Cruella Review – Hail to the Fashionista Queen, Baby


Cruella De Vil has been a pop culture icon since her introduction in 1961’s 101 Dalmatians. Cruella preserved her status more when Glenn Close starred as Cruella in Walt Disney’s two live-action adaptations. Sadly, the Michael Eisner era of Disney’s live-action adaptations were hokey reworkings of the animated source material. The Bob Iger era of live-action films fared better and has a certain edge and style to them. Thus, it’s fitting that Walt Disney should tell an origin story for its most stylish and edgiest character: Cruella De Vil.

As a whole, Cruella is a charming old-school story told with as much style as a Vera Wang dress. The film takes its time developing its story, especially in its exposition-heavy first act. As a result, it will take some time before finally hitting its stride. One of the issues with Cruella is the fact that Dana Fox and Tony McNamara’s plot is, at times, a little too convoluted for its sake. However, even with the extra subplots and various red herrings included in this caper, Cruella is still pretty easy to follow. Unfortunately, this also means that the film is super long—coming in at two hours and fifteen minutes. The film is indeed entertaining throughout, but the film does feel surprisingly longer than its runtime. Then again, there’s a lot of stories and climaxes to go through.

Cruella follows Estella (Emma Stone), a woman with a dream to become a fashion designer. Unfortunately for her, she ends up broke and orphaned in London at a young age. Estella grows up with her best friends and partners-in-crime, Horace and Jasper. When a chance encounter has her working for London’s most famous fashion designer (Emma Thompson), Estella goes on a journey that propels her to become the infamous Cruella De Vil.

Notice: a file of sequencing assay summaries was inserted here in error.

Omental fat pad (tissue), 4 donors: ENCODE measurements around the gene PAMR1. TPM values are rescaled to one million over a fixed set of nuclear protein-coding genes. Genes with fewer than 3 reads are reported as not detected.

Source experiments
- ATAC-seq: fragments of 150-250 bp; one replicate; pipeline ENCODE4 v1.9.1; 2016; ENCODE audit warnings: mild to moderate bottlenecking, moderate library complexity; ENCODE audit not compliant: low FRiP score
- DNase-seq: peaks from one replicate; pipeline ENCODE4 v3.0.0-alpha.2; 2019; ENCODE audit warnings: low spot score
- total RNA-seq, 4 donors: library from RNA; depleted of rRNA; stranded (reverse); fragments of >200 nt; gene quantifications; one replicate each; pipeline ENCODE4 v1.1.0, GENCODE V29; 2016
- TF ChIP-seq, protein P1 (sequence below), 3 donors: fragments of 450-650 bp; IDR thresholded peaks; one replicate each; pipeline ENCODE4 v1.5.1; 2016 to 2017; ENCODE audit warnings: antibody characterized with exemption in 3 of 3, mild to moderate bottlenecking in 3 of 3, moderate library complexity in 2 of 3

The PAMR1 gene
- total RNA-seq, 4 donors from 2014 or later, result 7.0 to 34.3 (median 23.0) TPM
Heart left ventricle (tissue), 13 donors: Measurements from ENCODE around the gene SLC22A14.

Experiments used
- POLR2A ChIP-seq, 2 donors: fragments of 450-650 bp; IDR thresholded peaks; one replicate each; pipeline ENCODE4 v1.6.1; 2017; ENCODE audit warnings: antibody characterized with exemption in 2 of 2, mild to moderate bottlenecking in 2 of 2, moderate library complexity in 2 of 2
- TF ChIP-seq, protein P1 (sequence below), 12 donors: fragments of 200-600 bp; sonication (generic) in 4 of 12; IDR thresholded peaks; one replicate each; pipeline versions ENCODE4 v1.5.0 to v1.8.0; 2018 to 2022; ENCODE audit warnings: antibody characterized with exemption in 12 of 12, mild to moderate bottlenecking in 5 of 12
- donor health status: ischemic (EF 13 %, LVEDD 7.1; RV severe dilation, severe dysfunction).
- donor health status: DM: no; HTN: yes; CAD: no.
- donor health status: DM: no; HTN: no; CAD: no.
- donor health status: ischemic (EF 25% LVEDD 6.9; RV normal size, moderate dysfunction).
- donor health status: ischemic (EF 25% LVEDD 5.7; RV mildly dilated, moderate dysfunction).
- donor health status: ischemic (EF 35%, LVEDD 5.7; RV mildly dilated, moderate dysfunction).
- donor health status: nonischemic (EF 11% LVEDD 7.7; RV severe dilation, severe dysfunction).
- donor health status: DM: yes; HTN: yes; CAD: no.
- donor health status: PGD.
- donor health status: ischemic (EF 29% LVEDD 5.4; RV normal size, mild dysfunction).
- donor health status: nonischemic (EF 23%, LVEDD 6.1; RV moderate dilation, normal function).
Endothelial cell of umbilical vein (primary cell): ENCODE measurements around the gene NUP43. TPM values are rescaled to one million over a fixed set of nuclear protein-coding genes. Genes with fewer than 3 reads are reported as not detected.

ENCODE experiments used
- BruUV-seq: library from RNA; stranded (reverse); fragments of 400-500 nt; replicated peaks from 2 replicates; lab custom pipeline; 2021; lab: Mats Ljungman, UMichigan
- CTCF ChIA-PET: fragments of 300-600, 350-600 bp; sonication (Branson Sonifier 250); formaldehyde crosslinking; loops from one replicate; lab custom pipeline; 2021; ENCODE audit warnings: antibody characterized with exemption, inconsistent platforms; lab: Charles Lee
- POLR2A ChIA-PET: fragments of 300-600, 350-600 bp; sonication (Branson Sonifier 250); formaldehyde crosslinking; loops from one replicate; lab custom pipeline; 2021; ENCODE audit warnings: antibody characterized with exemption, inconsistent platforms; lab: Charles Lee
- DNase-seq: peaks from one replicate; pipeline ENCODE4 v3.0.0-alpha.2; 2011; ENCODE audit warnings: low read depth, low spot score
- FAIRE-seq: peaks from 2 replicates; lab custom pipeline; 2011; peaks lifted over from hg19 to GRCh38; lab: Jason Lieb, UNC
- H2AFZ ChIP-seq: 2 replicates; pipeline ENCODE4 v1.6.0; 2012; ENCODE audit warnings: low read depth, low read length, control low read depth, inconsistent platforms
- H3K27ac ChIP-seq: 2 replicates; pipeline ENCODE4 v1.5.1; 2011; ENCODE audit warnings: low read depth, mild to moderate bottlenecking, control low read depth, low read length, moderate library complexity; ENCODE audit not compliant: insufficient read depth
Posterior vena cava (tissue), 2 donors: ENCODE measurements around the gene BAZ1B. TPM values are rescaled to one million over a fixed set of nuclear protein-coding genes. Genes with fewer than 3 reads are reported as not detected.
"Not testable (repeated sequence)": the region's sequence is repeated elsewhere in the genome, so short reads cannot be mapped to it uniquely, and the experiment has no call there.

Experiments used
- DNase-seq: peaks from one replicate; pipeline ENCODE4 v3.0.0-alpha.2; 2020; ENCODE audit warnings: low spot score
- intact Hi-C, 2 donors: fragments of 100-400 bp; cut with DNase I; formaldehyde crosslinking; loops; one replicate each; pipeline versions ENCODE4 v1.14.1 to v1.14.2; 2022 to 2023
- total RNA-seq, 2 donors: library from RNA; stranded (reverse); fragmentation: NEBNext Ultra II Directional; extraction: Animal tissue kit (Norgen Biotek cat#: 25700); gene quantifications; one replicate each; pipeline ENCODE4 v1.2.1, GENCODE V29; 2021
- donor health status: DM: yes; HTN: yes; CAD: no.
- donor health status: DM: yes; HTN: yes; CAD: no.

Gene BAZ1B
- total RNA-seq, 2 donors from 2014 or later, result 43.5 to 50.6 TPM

Guiding the audience through this with a calm hand is director Craig Gillespie. Gillespie uses his experience creating delightful character pieces like I, Tonya and Lars and the Real Girl to give Cruella the edge needed to elevate it above Disney’s other live-action adaptations. Cruella marks another challenging balancing act for Gillespie. With Tonya, he had to work with a variety of themes. With Cruella, he has to work with a slew of characters—each one important to the overall story. For the most part, Gillespie moves seamlessly between the different characters. At the same time, he never gives characters more time than they deserve.

Cruella is a charming old-school story told with as much style as a Vera Wang dress.

He also does a great job of keeping this origin story from imploding under its weight. As it was with I, Tonya, there were so many expectations in a biopic about Tonya Harding. Similarly, there’s plenty of anticipation to a prequel of 101 Dalmatians and an origin story to Cruella De Vil. Gillespie manages these expectations through subtle nods and Easter eggs to the original animated film. Otherwise, Cruella is an original take on the Disney villain. The result is a funny and stylish romp through the London fashion world.

Equally important is the enormous attention to detail in this film, from the production design to, of course, the costuming. This level of detail punctuates the vibrant punk rock aesthetic of 1970s London. Likewise, the film features an awesome soundtrack featuring several punk rock classics. Songs such as “Boys Keep Swinging” by David Bowie and “Should I Stay or Should I Go” by The Clash are just some of the few songs you’ll find on the soundtrack.

At the same time, Gillespie compiled a fantastic ensemble cast for the film. Emma Stone gives an electrifying performance as the film’s title character. Emma Thompson delivers a subtle but strong performance. Joel Fry, Paul Walter Hauser, John McCrea, and Mark Strong may have minor roles, but they all deliver in their parts.

Overall, Cruella is easily Walt Disney Studios’ best live-action adaptation to date. As can be seen, the cast and crew took great pride in creating a film that elevates it among its peers. Although the tone caters more to young adults, the film still has so much to offer to families. So wear your best, darling. You’re going to have a ball.

Rating: 4/5 atoms

Cruella is now playing in theaters and streaming on Disney+ Premier Access.

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